Table View civic groups are up in arms over new ward boundaries, voicing concerns about the impact on budgets and voter representation.
The budget for an enlarged Ward 113 will prove insufficient to meet its needs, say some critics.
The changes will take effect two weeks after the municipal elections on Wednesday October 27.
The ward has gained the coastal stretch of Dolphin Beach, Waves Edge, and the residential and commercial area up to Marine Circle in Table View. These areas previously formed part of Ward 107, with the R27 being the boundary line.
Ward 113, part of Sub-council 3, includes West Riding, Flamingo Vlei, Killarney Gardens, Sunridge, Parklands, Table View, Blaauwberg Road and Rietvlei. Ward 107, also part of Sub-council 3, includes areas such as Parklands, Sunningdale and Tableview.
The ward’s boundaries were last changed in 2016, and most areas of the ward have seen population growth since then.
Karen Davis, chairwoman of the Greater Table View Action Forum, said the ward had grown but its budget had not. She fears there won’t be enough money to meet requests for more City law-enforcement officers.
“I am concerned that this will also have an impact on the rest of the ward,” she said.
The informal trading plan, which had been promulgated but was not yet active, would also have to redone, causing a further two-delay before one was in place, she said.
“Other than the concerns, the ward councillor is very able and competent, and I am sure that the people in the new addition to Ward 113, will benefit from the new boundaries,” she said.
Ward 113 councillor Dr Joy McCarthy welcomed the changes, saying she was happy to have gained areas instead of losing them.
Asked if the changes would affect the ward-budget, she said, “No, not really.”
Table View Ratepayers’ Association (TVRA) chairwoman Mandy da Matta said the changes to ward boundaries “does not make logical sense”.
The beachfronts had been split into two wards and the “one hand doesn’t know what the other hand is doing”, she said.
The area from Dolphin Beach up to Melkbosstrand should have been in one ward.
“Each ward has its own needs and its own identity. No wonder the beachfronts do not look well put together.”
Residents should have had an opportunity to submit comments and objections to the changes but now choice but to accept them, she said.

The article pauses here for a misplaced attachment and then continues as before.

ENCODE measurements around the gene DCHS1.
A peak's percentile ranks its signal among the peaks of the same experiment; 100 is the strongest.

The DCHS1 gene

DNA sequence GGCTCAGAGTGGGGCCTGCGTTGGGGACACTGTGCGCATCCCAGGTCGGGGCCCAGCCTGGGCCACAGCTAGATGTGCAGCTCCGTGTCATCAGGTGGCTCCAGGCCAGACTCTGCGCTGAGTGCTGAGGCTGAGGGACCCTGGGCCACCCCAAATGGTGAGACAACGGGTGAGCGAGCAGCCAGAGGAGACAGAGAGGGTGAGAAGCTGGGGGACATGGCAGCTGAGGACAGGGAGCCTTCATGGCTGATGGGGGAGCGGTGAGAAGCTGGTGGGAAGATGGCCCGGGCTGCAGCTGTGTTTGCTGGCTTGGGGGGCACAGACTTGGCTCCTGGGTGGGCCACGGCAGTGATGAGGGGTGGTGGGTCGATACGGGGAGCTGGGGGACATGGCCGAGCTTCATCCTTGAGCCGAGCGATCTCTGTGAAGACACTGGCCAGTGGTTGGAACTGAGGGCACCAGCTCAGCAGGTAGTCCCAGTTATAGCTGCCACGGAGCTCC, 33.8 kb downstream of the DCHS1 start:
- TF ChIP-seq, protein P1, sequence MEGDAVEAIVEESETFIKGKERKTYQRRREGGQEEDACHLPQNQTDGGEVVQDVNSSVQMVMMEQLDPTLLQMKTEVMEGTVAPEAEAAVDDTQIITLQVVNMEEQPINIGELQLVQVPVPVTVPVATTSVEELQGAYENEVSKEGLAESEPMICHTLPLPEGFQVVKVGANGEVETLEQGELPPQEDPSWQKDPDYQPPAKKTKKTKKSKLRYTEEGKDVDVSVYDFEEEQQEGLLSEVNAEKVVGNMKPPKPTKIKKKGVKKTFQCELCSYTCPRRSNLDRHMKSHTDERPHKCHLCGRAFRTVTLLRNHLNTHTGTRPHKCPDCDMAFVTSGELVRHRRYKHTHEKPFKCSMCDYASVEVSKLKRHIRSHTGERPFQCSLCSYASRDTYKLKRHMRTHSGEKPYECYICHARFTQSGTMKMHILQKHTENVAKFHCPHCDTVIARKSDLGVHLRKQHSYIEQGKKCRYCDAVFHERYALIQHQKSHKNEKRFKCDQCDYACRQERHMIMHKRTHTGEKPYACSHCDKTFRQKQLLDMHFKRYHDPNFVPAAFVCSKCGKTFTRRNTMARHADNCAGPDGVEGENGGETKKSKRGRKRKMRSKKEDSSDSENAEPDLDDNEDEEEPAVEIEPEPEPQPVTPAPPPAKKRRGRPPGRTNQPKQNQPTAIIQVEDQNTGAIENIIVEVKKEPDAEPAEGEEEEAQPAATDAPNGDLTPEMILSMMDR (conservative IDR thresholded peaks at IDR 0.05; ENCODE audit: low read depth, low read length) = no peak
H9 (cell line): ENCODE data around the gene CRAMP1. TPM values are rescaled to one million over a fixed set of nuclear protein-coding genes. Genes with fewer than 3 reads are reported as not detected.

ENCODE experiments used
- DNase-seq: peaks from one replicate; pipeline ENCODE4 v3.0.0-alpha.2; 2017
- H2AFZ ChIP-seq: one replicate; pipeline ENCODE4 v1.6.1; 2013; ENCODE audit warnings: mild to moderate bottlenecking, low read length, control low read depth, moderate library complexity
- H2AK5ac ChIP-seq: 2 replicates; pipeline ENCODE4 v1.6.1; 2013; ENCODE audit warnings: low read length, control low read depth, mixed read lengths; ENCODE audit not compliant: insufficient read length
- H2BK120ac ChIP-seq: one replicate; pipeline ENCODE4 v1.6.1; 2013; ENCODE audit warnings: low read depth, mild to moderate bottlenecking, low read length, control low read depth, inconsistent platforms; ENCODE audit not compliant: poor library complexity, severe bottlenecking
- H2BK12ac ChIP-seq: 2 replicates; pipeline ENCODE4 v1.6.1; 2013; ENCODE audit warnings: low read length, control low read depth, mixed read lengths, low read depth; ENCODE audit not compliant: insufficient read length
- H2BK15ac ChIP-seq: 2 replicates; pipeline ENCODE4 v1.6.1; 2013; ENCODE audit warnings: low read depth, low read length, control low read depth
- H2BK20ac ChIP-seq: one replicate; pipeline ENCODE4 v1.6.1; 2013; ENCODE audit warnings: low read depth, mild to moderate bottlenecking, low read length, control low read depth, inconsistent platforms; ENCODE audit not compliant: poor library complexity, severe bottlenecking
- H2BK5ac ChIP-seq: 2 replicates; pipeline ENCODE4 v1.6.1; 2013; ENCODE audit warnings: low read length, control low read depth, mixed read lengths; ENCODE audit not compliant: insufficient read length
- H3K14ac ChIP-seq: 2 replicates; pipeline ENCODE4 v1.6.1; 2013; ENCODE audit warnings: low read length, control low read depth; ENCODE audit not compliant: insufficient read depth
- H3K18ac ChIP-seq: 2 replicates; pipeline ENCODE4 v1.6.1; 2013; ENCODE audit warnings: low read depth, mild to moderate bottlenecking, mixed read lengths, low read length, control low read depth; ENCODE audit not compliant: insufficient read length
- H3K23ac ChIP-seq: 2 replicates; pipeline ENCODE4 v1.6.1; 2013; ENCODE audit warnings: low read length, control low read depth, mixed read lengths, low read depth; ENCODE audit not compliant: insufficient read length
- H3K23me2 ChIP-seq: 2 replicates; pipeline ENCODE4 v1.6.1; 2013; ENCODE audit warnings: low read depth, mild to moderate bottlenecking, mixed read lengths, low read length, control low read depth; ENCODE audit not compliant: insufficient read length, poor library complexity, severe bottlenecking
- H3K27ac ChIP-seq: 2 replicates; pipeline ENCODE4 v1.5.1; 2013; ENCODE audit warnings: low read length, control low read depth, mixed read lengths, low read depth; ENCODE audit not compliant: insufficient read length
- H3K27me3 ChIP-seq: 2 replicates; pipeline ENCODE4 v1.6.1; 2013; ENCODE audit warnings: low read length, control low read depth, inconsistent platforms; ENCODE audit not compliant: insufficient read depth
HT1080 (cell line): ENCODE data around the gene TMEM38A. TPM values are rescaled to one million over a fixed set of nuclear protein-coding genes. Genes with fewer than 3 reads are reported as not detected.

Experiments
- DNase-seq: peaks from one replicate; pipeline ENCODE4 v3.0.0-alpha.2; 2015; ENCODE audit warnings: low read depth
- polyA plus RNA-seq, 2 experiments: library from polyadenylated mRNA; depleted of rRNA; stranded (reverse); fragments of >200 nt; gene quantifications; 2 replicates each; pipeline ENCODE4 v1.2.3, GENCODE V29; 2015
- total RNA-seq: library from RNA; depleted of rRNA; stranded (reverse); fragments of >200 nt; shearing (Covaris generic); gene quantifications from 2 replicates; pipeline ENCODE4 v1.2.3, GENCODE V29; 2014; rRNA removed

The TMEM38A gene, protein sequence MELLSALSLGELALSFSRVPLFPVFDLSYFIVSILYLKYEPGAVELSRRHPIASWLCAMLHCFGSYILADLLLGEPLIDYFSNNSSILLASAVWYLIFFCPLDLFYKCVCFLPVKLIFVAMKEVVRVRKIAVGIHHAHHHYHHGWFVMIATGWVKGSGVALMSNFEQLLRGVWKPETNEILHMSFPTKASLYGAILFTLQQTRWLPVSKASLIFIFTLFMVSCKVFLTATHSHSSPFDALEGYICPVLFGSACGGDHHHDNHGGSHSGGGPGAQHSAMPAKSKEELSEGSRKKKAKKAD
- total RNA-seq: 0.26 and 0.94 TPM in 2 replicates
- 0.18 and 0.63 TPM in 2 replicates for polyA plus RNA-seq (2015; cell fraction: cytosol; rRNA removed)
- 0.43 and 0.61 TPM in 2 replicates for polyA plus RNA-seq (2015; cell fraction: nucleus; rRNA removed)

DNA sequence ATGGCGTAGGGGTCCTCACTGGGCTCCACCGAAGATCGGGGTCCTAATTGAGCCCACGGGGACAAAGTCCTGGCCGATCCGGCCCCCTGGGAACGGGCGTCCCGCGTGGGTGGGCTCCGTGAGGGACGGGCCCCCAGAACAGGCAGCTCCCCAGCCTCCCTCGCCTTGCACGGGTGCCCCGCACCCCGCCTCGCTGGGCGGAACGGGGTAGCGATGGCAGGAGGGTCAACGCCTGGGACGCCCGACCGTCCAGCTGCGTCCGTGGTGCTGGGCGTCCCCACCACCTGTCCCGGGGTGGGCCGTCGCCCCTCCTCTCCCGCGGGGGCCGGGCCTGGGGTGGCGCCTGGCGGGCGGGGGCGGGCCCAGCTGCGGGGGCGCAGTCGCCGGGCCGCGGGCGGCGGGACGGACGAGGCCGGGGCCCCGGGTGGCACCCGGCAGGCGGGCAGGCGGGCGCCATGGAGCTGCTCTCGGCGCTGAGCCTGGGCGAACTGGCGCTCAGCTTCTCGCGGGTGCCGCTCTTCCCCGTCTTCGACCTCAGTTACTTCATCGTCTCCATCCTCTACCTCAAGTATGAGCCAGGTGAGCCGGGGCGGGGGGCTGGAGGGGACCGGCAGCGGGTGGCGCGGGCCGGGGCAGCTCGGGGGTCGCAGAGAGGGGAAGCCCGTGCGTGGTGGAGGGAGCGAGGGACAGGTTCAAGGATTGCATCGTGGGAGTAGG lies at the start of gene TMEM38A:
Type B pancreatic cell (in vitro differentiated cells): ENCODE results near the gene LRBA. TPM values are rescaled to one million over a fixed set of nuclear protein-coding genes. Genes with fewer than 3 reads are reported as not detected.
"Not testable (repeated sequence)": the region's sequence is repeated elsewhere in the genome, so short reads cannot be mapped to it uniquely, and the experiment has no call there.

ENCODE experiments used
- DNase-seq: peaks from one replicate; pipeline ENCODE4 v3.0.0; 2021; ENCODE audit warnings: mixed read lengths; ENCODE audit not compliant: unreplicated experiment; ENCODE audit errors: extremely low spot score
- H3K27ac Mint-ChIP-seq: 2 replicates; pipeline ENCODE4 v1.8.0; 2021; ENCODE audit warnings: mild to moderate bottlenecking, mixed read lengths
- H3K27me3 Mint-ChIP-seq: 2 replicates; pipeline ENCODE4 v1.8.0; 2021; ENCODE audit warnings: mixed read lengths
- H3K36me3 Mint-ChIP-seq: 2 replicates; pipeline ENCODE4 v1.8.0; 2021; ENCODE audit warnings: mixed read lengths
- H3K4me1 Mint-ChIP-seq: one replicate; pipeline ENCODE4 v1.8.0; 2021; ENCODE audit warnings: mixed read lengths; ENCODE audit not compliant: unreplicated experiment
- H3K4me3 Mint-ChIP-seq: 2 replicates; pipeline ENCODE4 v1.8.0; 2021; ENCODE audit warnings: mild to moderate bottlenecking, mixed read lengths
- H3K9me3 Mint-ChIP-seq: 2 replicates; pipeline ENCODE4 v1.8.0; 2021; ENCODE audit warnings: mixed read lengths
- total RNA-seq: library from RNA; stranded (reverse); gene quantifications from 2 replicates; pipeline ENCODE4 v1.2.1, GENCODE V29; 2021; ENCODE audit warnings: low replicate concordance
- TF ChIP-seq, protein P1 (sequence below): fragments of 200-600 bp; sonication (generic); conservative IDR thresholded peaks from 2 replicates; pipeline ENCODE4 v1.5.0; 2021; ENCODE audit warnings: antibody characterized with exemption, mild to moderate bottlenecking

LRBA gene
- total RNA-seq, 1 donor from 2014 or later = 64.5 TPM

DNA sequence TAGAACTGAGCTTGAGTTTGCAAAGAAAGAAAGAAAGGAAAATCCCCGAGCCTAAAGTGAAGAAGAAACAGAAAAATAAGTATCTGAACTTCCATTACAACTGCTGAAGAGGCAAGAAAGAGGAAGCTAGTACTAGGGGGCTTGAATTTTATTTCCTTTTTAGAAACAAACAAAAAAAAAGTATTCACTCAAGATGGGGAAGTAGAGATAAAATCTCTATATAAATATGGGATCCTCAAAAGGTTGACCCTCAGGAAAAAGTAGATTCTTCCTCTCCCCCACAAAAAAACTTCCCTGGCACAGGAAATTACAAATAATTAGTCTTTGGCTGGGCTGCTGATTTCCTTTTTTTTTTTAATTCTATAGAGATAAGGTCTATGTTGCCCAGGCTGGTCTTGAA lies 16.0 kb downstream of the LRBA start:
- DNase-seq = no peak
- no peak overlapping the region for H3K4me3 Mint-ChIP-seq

It was puzzling, she said, that the changes would only happen after the elections, so there would voters who would be voting for someone who would not be doing any work in their communities.
“Something is not right,” she said.
Ward 107 councillor Nicky Rheeder said she had lost Parklands North as well as everything from Sandown Road towards Melkbosstrand, but she had no objection to the changes. Budgets would be aligned in the new financial year.
“I will continue to work with the community,” she said.
According to the City’s website, the nationwide demarcation of wards is a law made by an “independent authority” – namely, the Municipal Demarcation Board (MDB) – which demarcates ward boundaries in all municipalities.
MDB spokesperson Barileng Dichabe said ward boundaries were delimited every five years before local government elections.
Boundary changes helped to keep ward responsibilities manageable for councillors, she said.
“The MDB uses voting districts as building blocks for wards, therefore during the ward-delimitation process, depending on the assessments against the ward-delimitation criteria, voting districts are moved from one ward to the next, especially to the wards which are adjacent to one another. This is exactly what happened with ward 113 and ward 107,” she said.
According to legislation, she said, wards in a particular municipality should have a relatively similar number of registered voters as other wards which could also be a reason for the changes in Ward 113.